or, The Hitchhiker’s Guide to Fear and Loathing at a Public Library Reference Desk


Reference Question of the Week – 11/16/14

   November 22nd, 2014 Brian Herzog

in case of emergency signThis question definitely took me by surprised and I don't think I did a great job of answering it.

A patron, who I would guess was in her sixties, walks up to the desk and says,

Do you have a book to tell you what to do in case of an emergency? I've been taking care of my mother but no one tells you what to do if something were to happen.

For whatever reason, my first thought was that "if something were to happen" was a euphemism for "my mother dying" - but then I thought, no, that can't be right.

We do have books on first aid and emergency preparedness, but just to be on the safe side I asked the patron what kind of information she was looking for. She said,

Like who are you supposed to call or what are you supposed to do? I mean other than a funeral home.

Oh, so we were talking about that.

I don't know for sure, but I suspect we didn't have any books that would tell her who to call when her elderly mother dies. Obviously the police would be a good choice, although I don't think I said that. I think ultimately it's the coroner that needs to be informed of a death, but I don't know if anyone can just call them directly. I'm also not sure why she ruled out a funeral home, and I'm sure if arrangements are made ahead of time, they'd know exactly what to do at every step of the way.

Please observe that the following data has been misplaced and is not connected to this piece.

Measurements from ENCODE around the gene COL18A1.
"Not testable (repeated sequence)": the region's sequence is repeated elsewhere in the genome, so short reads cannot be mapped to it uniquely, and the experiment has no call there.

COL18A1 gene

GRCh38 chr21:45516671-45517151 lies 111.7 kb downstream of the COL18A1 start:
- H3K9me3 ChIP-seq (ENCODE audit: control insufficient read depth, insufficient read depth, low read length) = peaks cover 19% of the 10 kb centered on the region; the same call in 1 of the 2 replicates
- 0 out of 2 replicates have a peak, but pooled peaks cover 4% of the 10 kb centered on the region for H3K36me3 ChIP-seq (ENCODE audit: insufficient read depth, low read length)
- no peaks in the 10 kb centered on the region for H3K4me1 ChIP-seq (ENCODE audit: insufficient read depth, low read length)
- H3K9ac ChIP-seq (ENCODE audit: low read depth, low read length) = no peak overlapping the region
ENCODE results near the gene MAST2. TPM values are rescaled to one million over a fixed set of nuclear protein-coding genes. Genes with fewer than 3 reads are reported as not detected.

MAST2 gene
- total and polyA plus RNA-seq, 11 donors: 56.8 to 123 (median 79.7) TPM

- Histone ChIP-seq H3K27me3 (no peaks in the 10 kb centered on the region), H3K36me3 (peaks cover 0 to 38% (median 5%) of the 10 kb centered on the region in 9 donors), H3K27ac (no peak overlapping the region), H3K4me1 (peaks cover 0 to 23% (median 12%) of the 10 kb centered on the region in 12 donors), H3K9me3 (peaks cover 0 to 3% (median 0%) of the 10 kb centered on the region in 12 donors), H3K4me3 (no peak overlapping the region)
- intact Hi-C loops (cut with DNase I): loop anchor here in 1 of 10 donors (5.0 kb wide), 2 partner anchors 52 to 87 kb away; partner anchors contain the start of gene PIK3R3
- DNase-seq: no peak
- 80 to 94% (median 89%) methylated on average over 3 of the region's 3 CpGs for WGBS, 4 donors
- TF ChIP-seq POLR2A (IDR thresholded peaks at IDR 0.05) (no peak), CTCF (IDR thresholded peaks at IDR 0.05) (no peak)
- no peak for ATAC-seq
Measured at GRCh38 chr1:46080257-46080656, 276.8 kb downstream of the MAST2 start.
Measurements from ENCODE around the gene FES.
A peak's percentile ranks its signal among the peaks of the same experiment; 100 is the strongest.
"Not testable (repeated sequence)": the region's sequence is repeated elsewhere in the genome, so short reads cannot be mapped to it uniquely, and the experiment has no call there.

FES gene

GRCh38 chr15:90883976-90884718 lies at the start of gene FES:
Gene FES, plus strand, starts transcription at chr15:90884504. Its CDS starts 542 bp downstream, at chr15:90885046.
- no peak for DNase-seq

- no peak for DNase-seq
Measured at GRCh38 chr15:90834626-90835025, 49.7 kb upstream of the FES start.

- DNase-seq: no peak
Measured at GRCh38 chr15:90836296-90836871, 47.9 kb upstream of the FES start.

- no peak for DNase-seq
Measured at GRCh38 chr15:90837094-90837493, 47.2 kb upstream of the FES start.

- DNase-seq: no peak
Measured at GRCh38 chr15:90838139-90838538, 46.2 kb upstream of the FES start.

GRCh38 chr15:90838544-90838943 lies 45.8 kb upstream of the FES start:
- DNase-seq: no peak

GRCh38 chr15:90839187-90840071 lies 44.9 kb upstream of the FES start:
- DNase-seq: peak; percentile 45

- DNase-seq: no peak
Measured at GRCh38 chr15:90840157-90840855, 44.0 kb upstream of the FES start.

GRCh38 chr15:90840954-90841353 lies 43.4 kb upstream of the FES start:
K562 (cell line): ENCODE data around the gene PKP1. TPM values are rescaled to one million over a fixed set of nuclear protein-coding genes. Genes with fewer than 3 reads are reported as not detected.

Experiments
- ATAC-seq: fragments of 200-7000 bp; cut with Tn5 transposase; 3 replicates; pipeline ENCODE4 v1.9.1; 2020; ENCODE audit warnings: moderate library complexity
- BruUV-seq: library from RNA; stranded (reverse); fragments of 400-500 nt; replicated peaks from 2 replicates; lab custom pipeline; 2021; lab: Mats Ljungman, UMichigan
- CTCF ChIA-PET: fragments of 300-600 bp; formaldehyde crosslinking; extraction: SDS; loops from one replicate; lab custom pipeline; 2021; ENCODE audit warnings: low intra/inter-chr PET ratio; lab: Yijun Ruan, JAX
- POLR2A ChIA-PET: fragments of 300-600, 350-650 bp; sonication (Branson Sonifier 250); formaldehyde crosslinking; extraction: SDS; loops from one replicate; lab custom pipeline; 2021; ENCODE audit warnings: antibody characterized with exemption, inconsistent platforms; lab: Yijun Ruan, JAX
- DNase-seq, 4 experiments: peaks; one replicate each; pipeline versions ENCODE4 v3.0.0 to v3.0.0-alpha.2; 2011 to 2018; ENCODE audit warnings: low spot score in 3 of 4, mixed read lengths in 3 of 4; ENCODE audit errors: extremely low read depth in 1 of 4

I was still thinking along the lines of some kind of resource to give her, but anything like this would probably be more of a pamphlet than a book. I don't think we have any "preparing for end of life" pamphlets like that, but it occurred to me that the senior center might. I mentioned the senior center and she kind of lit up, saying,

Oh, that's a perfect idea. I was going there next anyway to drop off knitting. My mother has a lot of projects started and yarn that I don't think she'll ever use again, so I was taking it there for other people to work on.

Okay. I gave her the name of the senior center's Director and explained how to find the office, and hopefully they'll have what she needs.

After the patron left I felt bad that I didn't have a better answer. I could have called the senior center, or maybe better yet the town nurse, to get an idea of the protocol for when someone dies. But hopefully the senior center staff will be able to give her the information she needs and help her through this time.



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